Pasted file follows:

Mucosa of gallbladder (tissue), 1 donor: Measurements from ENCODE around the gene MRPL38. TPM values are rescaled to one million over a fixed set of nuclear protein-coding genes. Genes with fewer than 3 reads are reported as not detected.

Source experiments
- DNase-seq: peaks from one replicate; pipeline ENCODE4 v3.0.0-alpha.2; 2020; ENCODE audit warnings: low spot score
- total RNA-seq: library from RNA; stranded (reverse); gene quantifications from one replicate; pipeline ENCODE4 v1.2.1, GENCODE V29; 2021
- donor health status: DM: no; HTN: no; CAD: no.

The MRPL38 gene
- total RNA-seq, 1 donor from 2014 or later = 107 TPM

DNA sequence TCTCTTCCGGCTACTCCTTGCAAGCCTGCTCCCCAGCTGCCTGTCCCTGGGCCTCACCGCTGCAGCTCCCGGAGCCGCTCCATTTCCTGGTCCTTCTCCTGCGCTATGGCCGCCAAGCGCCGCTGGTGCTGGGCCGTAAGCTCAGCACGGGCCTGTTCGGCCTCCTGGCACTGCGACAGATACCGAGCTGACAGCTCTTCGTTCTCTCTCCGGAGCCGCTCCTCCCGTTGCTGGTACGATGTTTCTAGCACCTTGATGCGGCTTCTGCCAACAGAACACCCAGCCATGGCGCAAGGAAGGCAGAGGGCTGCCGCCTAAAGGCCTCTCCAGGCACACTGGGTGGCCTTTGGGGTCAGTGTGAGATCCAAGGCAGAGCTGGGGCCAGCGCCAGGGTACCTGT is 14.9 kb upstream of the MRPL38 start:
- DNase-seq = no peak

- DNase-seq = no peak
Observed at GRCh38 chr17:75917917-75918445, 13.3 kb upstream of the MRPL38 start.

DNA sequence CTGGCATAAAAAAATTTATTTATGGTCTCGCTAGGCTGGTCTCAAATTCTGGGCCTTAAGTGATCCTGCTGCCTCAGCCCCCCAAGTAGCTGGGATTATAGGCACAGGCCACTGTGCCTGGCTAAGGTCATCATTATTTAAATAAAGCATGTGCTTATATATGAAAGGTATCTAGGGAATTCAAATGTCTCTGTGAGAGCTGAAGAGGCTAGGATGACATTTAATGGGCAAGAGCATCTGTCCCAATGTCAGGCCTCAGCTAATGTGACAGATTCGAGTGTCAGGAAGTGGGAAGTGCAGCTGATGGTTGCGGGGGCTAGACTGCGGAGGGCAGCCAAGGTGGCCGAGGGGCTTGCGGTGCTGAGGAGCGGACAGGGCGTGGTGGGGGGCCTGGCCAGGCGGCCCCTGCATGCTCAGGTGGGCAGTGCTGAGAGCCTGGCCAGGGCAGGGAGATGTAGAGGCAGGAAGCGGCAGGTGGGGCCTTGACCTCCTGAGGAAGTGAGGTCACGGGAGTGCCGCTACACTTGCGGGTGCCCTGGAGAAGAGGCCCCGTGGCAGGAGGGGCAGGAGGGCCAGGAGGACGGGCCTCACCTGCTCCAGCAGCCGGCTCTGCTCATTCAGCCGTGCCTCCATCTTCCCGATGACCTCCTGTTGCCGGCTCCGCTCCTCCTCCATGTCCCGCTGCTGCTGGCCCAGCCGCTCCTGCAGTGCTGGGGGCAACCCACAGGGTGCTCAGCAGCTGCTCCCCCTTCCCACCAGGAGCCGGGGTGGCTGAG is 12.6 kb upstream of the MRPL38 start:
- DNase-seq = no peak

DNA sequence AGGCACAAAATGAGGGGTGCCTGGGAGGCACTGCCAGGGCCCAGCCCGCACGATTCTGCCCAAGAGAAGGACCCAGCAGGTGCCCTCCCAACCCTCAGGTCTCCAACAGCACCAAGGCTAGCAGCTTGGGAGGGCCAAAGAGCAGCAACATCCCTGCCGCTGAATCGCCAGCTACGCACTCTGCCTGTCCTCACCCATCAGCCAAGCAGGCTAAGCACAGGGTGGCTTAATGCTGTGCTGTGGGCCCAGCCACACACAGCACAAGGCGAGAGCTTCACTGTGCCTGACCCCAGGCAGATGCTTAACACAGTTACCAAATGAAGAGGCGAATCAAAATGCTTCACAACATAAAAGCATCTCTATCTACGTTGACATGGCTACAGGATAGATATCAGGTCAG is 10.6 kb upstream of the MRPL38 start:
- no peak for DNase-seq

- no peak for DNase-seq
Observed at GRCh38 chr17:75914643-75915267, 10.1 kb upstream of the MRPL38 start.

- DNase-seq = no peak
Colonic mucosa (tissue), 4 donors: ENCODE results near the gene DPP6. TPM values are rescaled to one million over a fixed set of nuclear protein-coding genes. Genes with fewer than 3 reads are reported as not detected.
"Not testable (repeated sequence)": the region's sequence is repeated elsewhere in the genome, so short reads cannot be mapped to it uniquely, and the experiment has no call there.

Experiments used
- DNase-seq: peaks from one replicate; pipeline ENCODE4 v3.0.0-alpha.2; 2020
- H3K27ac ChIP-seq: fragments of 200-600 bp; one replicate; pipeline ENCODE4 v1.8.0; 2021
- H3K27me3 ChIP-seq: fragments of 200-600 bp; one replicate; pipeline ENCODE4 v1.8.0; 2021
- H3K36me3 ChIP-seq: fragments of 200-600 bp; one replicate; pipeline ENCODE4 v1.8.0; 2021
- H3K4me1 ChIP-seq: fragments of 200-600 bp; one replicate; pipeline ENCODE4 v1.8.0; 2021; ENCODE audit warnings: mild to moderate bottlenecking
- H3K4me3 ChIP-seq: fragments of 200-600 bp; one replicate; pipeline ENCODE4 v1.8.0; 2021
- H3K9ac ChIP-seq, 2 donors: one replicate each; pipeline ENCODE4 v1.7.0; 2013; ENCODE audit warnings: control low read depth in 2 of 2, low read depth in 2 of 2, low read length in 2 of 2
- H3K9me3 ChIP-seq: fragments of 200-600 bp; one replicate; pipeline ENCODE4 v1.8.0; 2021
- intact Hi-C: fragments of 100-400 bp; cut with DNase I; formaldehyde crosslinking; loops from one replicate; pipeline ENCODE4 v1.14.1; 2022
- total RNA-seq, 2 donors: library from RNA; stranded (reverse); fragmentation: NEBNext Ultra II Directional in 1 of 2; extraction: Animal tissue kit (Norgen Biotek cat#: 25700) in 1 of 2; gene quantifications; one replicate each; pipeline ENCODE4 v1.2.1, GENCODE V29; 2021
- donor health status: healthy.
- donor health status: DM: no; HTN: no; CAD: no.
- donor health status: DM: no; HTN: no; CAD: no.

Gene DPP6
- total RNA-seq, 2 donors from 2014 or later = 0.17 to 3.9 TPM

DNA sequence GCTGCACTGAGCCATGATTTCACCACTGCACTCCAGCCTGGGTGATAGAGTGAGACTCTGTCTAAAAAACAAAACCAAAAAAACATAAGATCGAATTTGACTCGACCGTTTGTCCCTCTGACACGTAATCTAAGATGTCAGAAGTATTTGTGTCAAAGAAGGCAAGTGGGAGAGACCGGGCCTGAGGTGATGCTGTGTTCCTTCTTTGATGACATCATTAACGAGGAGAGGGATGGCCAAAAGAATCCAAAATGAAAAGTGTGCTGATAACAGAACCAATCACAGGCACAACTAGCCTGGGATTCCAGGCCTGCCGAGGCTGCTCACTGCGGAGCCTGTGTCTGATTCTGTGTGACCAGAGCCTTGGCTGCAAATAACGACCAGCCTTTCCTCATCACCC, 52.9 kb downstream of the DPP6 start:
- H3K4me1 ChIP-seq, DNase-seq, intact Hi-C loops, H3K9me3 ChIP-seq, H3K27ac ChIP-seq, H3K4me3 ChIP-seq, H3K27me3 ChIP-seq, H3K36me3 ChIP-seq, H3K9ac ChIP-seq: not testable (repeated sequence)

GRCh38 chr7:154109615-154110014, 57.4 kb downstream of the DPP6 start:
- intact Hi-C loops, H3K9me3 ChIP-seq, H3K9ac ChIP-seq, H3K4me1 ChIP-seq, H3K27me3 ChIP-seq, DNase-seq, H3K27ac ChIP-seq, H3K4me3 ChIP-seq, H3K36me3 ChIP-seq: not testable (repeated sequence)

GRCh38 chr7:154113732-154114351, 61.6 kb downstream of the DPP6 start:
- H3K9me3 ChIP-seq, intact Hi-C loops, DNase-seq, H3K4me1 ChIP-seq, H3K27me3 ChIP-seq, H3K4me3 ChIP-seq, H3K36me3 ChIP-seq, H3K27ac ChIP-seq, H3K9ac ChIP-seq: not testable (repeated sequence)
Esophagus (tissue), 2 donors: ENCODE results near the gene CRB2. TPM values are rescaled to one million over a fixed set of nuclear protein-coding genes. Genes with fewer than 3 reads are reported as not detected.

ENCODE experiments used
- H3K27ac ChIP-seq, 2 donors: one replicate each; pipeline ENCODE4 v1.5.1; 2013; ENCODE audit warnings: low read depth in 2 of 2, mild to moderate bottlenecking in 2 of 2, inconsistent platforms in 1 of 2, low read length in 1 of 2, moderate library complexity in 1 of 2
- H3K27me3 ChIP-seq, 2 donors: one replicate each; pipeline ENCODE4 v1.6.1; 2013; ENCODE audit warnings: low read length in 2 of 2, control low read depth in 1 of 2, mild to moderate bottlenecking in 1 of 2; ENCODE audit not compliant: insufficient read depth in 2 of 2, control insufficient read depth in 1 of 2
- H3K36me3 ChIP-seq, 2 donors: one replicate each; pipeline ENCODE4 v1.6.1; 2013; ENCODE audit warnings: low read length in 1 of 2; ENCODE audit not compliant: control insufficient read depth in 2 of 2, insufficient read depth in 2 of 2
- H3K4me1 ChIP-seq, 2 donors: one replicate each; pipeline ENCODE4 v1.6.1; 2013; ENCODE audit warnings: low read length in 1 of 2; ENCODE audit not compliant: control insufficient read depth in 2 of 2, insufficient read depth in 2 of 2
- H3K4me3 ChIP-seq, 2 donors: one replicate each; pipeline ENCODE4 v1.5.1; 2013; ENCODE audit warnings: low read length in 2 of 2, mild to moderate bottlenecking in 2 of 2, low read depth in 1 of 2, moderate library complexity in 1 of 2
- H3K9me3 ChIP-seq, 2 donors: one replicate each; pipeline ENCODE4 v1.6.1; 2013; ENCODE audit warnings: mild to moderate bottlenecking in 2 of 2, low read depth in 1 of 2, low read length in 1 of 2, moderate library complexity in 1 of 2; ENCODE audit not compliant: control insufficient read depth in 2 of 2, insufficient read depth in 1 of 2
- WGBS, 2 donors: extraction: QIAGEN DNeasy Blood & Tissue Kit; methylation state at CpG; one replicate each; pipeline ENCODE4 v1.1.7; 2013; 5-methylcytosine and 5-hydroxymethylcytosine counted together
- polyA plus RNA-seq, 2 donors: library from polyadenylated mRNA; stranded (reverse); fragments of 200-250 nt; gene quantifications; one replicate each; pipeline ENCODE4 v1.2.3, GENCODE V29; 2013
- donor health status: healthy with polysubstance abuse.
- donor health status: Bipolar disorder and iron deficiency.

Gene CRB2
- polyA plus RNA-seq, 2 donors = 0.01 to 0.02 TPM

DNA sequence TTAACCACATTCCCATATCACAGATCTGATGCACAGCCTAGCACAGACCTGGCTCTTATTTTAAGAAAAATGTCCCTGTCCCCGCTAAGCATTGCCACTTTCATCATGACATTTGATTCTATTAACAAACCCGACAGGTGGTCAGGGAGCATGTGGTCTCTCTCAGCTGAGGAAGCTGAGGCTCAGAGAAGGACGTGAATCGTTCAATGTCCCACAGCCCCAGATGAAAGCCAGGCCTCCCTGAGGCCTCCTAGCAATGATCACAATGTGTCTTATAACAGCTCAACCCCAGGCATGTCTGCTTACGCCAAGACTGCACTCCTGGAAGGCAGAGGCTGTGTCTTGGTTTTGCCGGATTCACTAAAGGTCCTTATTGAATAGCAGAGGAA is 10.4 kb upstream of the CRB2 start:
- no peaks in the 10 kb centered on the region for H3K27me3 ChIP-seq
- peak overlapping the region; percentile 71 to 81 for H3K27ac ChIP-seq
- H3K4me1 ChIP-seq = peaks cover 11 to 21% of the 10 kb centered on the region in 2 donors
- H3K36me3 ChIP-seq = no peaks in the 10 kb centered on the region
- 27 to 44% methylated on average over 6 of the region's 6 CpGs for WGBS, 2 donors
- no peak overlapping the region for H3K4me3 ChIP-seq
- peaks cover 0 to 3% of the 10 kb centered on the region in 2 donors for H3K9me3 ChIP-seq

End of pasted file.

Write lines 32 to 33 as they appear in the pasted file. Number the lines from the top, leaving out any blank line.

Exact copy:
- donor health status: healthy.
- donor health status: DM: no; HTN: no; CAD: no.